We’re just starting with Hype 3 and we’re struggling to create what we think what should be two sequential and simple animation.
The animation is to how somebody pinching on a map to zoom out and spreading their fingers to zoom in.
We have created two timelines underneath the main timeline.
Zoom in. We use two red circles moving to indicate the spread, we have set the start and end positions. We have set the map start and end positions and the animation works fine.
Zoom Out. As above but going in the opposite direction. We know we could reverse the Zoom in but we want to prove the principle.
We can run each of these by selecting the appropriate timeline and starting it. Each runs perfectly well by itself.
What we want it to do is to do one timeline first and then do the second timeline, so it zooms in and then zooms out (the order is immaterial, it’s just having sequences of simple animations that we want).
We can’t seem to create it all on one timeline or in one scene and we don’t think that seems right anyway, we assume we should be create smaller chunks of self contained work. We’ve looked at putting actions on the main timeline that call the other timelines but that doesn’t seem to work. That feels like it’s the right way.
What we don’t want to do is to put a button on the screen, we want this to be seamless and just work for the user.
We attach the doc we have created. It has two timelines, a zoom in and a zoom out and the main timeline.
We have downloaded the tutorials and watched quite a lot of videos, but we clearly have missed some fundamental way of working.
I’m not sure if this is what you’re looking for, but it cycles an animation back and forth automatically. Note I took the animation out of the Main Timeline, and used the On Scene Load setting in the Scene Tab to launch a single animation. I bring this to your attention because there’s a related common new user problem that I most certainly had to ask about, which is how to press a button repeatedly and cycle an animation back and forth (i.e, open/close a slide-in panel for example). This seems to be a related problem. Hope this helps, and don’t hesitate to ping back if you’re looking for something a bit different and maybe we can help!
If it’s bound for mobile, you can use the Hype Reflect app, which gives you a real-time preview, but, yes, the Preview function is rather important. You can switch to the phone preview by selecting the small triangle next to the Preview glyph once you download the app and tether it to your machine.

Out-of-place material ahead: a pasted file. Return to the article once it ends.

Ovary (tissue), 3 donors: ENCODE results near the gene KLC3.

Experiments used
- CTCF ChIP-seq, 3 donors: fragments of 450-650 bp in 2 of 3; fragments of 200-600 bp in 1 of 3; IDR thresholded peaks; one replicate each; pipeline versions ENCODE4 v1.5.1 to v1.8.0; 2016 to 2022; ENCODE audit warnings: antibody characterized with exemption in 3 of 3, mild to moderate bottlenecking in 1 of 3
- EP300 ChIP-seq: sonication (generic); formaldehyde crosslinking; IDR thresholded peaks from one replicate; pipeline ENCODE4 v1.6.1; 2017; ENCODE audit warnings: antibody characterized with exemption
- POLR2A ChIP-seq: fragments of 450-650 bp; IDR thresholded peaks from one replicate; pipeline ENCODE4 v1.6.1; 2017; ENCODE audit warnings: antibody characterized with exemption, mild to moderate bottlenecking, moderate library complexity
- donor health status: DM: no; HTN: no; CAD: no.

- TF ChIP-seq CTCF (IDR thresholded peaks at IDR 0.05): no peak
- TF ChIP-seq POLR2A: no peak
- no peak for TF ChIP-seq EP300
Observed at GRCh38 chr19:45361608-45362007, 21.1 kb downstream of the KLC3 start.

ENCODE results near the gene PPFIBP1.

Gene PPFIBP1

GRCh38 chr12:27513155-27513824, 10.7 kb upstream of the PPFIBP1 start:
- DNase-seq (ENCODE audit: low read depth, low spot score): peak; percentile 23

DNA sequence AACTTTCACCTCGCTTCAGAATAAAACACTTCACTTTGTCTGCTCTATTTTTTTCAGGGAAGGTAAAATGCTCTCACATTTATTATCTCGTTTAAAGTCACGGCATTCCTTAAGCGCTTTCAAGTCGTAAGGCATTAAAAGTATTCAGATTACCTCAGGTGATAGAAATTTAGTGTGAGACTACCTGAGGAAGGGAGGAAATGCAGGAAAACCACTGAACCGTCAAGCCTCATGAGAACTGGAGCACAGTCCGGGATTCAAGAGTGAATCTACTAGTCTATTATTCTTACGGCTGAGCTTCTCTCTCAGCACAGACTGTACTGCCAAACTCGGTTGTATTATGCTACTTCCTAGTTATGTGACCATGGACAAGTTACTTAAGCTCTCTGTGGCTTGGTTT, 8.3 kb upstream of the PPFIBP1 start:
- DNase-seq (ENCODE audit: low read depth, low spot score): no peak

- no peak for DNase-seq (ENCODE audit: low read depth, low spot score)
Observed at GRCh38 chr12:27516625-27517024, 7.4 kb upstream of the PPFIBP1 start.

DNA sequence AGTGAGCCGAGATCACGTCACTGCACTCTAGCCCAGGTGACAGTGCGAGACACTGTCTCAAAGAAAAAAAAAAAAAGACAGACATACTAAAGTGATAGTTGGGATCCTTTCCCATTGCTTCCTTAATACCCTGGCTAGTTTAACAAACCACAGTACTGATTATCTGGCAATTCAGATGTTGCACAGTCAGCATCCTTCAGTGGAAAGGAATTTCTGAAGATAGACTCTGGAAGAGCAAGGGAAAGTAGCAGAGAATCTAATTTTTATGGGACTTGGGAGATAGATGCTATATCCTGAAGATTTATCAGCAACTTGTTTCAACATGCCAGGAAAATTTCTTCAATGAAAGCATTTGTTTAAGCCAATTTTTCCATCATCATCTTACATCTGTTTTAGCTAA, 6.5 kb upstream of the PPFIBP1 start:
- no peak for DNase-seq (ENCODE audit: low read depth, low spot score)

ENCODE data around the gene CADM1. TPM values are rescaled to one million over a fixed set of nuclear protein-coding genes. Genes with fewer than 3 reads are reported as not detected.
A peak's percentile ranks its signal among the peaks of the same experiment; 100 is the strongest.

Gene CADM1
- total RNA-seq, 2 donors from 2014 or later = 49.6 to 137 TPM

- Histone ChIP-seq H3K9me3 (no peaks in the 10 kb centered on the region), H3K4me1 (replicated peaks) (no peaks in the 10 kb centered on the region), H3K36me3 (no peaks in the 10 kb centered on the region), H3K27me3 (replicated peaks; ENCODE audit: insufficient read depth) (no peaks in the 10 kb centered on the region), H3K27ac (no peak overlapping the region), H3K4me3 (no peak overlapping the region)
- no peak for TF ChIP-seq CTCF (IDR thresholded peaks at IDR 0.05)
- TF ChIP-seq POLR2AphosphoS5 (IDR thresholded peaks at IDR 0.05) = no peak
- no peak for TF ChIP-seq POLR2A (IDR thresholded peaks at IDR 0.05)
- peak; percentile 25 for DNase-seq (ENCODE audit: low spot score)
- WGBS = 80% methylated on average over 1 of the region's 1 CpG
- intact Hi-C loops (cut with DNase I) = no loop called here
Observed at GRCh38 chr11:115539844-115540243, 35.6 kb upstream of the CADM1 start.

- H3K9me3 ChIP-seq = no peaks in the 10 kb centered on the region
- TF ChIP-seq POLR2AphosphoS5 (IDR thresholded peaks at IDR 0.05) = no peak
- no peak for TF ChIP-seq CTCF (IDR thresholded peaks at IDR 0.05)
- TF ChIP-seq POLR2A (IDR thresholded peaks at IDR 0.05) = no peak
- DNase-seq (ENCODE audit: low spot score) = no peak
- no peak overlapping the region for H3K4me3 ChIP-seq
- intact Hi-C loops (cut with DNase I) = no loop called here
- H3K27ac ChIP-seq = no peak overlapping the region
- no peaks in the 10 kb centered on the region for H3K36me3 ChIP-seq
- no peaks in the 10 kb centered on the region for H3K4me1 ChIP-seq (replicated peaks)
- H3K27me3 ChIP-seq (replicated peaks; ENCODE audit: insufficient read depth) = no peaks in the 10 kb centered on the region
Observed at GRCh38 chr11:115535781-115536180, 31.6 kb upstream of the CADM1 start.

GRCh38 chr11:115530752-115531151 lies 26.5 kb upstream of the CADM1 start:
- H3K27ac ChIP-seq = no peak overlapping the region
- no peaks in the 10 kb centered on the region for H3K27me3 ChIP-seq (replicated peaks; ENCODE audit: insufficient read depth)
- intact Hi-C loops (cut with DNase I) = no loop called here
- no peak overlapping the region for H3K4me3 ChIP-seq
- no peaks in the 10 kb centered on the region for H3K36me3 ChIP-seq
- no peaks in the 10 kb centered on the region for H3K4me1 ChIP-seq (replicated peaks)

And no problem with the response - the forum has saved my bacon numerous times. Don’t hesitate to ask for more help.
A small tip when previewing is that you can use the option key (either on the toolbar item or with the command-return shortcut) to preview the current scene/layout, that way you don't need to necessarily work your whole way through the animation.
We think we have the hang of it now (for some value of think).
We’ve put together a small animation that shows a map moving around, pinching and zooming. We attach it for interest and if anybody else wants to see it working.
Our approach is:
Treat the timeline as a small, discreet unit of work, we were going to say as a procedure or function call but we’re programmers and I’m not sure we should call it that (we are all hardcore C programmers so we think of everything in C and pointers , automatic memory management is for people who can’t keep track of malloc’s and frees’s )
Create lots of small (or larger) timelines and join them together using the actions. Use the main timeline to choreograph the whole sequence but join actions connected timelines together at the smaller timeline level. We use the same zoom out action in reverse and slide action in reverse to get the smoothness of the map moving to and fro.
We hide elements from sub timelines as necessary, e.g. in our case we want to hide a red circle as a slide action involves one finger, whereas a pinch/zoom involves two. This meant that some elements need to be left in place but hidden. We had thought that sub timelines would have their own elements (e.g. like local variables, thats our programming background again). It appears that all the elements are available to ALL timelines in a scene and you have to choose which ones to display or hide.
I think thats enough for us to get going though.
Here’s the animation which shows everything linked together. Comments welcomed but we feel a lot happier now.
A lot of splitting up timelines is an organizational call based on the document. Generally speaking if something is going to always be serial/linear (as in, not dependent on interaction), I’ll just keep it on the same timeline, but that’s me. Other options are breaking into different scenes and always using one timeline.